What’s up with the Game Awards’ Best Narrative category?

This year’s Best Narrative nominees have fans buzzing

It’s that time of year again — the Game Awards nominations are finally out. As expected, the year’s biggest AAA titles like God of War Ragnarok, Elden Ring, and Horizon Forbidden West dominate in a lot of the major categories, and while it’s not controversial to assume that one of those is going to take home the grand prize of Game of the Year, it’s the Best Narrative nominations that are stirring up the Discourse this time around.

The full list of Best Narrative nominees includes Ragnarok, Elden Ring, Forbidden West, A Plague Tale: Requiem, and Immortality. It’s a reasonable-yet-predictable list, but regardless, fans are up in arms about Elden Ring and God of War in particular. There are a lot of different takes going on here, so I’ll do my best to try and break it down.

Bring on the discourse

A lot of FromSoft fans are really excited to see Elden Ring getting praise for its nonlinear, worldbuilding-focused storytelling. Many are citing that they’re used to only seeing games that are very on-rails and cutscene heavy in the Best Narrative category, so they’re glad to see some variety in the category for once. I also get the impression that a lot of the long-time Soulsborne fans see this as vindication for FromSoft’s narrative design as a whole, because while their games have become increasingly known for the quality of their lore, this would be the first time it’s being acknowledged on a large scale.

Naturally, we have the reverse side, where many gamers are upset that Elden Ring was nominated for Best Narrative because its storyline — at least in a traditional sense — is so sparse within the experience of the game itself. There’s an argument floating around that if you need YouTube lore dump videos to understand the story, then maybe that’s not the best representation of the storytelling potential of the medium.

Then there’s God of War Ragnarok, the least surprising nominee for the Best Narrative category I might have ever seen. The two sides of this debate harken back to the same two sides of the narrative game debate we have every year, like some kind of age-old blood feud: either linear, cinematic games have merit as game stories, or they don’t. Some see Ragnarok as a clear example of how far video game storytelling has come, while others see it as another mindless series of cutscenes without any sort of narrative innovation.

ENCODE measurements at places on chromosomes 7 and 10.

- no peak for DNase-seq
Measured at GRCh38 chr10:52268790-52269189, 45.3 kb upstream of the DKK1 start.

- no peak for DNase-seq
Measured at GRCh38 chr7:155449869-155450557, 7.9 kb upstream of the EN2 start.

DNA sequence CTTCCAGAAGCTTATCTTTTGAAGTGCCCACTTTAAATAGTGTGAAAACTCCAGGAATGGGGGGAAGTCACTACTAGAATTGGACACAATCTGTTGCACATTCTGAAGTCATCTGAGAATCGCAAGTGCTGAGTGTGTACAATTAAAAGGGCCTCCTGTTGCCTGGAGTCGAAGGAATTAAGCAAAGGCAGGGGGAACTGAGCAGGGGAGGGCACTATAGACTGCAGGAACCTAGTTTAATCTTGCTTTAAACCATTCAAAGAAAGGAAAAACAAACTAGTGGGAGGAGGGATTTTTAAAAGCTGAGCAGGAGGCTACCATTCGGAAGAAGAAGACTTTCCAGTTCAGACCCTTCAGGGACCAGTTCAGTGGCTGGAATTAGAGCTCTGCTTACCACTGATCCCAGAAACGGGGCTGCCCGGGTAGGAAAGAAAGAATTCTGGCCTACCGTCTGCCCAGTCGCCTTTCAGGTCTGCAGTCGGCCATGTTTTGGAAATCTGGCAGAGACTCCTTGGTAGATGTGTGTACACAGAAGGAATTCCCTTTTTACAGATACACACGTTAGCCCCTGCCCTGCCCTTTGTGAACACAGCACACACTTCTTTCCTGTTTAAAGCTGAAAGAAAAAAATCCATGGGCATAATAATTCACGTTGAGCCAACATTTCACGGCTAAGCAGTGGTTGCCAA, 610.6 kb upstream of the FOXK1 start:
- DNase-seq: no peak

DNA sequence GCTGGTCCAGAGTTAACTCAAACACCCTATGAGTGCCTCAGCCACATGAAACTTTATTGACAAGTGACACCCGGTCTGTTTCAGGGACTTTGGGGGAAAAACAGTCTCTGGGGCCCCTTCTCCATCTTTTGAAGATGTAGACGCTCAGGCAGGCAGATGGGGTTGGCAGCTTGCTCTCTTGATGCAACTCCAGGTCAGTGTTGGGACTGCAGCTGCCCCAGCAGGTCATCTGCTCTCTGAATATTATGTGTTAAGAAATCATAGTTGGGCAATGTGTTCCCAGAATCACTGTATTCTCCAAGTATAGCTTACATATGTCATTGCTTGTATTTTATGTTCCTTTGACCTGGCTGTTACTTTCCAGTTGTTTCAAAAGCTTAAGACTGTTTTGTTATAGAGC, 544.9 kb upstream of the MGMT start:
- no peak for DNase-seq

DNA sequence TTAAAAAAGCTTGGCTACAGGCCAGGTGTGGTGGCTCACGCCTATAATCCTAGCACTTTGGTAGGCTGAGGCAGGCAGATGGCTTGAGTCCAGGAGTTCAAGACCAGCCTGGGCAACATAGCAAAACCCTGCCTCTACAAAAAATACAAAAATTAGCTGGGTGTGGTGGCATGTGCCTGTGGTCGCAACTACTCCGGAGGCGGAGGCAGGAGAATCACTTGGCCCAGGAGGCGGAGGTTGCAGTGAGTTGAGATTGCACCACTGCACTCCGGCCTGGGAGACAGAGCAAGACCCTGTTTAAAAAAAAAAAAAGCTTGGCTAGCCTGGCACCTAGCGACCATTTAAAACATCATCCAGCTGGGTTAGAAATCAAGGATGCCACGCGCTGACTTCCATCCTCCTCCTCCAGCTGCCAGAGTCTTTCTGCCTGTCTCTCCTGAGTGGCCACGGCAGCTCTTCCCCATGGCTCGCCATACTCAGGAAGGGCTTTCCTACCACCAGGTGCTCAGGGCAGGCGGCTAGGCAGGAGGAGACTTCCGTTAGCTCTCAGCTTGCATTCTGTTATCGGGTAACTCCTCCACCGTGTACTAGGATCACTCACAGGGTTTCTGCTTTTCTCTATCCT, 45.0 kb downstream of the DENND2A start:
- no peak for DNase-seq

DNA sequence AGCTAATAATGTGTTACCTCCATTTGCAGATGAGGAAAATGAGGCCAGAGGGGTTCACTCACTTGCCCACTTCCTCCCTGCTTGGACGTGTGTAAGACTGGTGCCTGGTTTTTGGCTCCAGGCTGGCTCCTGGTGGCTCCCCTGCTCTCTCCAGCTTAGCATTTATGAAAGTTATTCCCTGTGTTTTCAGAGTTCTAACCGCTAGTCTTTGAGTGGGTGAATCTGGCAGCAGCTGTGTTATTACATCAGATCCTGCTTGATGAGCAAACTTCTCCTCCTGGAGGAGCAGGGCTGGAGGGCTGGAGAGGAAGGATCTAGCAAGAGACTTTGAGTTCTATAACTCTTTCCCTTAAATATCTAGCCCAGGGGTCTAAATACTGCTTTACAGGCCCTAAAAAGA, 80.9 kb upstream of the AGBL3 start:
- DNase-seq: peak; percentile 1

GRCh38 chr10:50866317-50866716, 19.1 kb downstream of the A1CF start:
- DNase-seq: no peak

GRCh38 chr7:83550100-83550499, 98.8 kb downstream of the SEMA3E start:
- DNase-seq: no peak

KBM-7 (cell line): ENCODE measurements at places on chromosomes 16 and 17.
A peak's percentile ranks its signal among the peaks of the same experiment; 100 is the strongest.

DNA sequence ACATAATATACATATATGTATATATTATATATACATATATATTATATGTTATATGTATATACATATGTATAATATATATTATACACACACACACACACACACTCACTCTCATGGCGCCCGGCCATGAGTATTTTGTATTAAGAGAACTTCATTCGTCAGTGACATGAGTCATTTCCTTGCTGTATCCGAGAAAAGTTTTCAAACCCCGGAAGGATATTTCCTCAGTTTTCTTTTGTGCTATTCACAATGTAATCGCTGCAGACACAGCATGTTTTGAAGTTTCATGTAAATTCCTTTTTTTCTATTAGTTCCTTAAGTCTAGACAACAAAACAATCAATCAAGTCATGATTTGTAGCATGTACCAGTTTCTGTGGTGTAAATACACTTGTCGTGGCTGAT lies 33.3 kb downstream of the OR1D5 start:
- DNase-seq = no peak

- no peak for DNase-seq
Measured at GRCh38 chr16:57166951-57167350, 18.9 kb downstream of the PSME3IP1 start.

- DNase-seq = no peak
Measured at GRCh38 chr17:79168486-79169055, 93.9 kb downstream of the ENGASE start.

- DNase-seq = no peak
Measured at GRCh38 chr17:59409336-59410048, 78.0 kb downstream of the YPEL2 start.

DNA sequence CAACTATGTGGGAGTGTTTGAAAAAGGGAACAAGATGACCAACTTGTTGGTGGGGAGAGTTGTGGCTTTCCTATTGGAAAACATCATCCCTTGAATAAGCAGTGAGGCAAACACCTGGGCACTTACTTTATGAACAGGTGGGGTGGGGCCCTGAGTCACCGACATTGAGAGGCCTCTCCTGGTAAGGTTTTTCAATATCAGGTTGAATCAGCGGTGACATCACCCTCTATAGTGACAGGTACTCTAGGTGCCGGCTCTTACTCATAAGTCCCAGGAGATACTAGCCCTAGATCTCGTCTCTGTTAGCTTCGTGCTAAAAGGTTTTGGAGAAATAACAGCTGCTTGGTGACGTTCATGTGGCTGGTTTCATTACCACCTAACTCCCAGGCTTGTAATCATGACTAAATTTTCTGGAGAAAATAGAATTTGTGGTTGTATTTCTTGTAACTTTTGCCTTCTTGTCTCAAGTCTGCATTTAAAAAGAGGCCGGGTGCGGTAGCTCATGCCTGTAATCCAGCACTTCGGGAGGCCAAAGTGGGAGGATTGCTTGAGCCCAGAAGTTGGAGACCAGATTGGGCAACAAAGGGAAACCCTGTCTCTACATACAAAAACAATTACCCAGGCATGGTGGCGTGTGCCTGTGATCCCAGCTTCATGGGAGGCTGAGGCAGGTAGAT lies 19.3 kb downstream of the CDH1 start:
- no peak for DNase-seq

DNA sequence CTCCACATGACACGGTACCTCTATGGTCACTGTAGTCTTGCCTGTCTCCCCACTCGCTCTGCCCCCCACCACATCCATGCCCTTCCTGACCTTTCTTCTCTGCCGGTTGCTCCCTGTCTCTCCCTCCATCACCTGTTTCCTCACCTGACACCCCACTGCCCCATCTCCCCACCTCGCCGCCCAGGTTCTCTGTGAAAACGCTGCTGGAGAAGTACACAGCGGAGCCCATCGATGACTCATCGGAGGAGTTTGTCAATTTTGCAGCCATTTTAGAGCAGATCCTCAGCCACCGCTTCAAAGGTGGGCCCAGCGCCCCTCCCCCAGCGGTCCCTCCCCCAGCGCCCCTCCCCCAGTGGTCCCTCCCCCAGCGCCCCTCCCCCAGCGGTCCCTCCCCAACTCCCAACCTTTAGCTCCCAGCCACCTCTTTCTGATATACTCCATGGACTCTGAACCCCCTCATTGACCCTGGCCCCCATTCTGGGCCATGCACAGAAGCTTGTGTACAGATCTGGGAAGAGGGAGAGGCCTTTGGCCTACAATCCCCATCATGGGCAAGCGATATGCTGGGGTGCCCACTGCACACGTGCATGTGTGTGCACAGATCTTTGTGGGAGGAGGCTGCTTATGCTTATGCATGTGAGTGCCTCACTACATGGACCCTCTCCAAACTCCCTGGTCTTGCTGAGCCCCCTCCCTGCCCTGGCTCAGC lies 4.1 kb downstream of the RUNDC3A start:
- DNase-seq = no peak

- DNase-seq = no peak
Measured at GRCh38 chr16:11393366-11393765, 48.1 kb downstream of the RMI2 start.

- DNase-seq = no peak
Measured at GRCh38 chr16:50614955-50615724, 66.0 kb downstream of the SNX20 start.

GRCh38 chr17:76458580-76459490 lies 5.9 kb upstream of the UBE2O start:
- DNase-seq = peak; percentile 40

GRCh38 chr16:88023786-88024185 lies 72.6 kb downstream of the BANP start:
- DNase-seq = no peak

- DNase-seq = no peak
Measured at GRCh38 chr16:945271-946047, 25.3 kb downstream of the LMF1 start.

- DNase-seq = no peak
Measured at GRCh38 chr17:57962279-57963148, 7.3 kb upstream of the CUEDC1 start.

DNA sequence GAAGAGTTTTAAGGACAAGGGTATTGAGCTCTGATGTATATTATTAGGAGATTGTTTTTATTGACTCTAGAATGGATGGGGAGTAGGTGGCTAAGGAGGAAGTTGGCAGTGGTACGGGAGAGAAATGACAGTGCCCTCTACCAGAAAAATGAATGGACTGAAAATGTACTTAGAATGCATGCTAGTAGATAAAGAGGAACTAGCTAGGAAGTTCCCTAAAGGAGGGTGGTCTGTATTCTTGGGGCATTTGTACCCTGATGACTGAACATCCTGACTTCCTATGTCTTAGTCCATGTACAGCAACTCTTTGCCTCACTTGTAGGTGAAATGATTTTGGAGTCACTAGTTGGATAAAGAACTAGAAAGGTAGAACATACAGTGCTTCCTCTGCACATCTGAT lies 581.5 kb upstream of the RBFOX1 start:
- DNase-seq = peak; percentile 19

Snubs, snubs everywhere

Most of the conversation is consists of gamers giving their hot takes on the two biggest nominees in the category, but I’m honestly more concerned with the Best Narrative nominees, or more specifically, the titles that were overlooked despite being some of the best story-driven experiences of the year.

The fact that The Stanley Parable: Ultra Deluxe Edition isn’t mentioned at all is honestly criminal. The original version of the game came out in 2013, and it’s still cited as one of the best narrative games ever created. It was way ahead of its time as a biting, thoughtful commentary on games, games as art, and art in general. The Ultra Deluxe Edition was just as good — I ended up giving it a 10 in my review, and it really did feel like the next evolution of The Stanley Parable‘s pitch perfect satire of the games industry, brought forward into 2022.

NORCO, a southern gothic point-and-click adventure set in the lowlands of Louisiana, was easily one of my favorite games of the year. It’s a surreal, gorgeous romp based in tons of real-life research, and I genuinely can’t think of another game I’ve played that captures the same vibe. NORCO did get a shout-out from the Game Awards as a Best Indie Debut nominee, but I thought for sure it was going to be a contender for Best Narrative as well.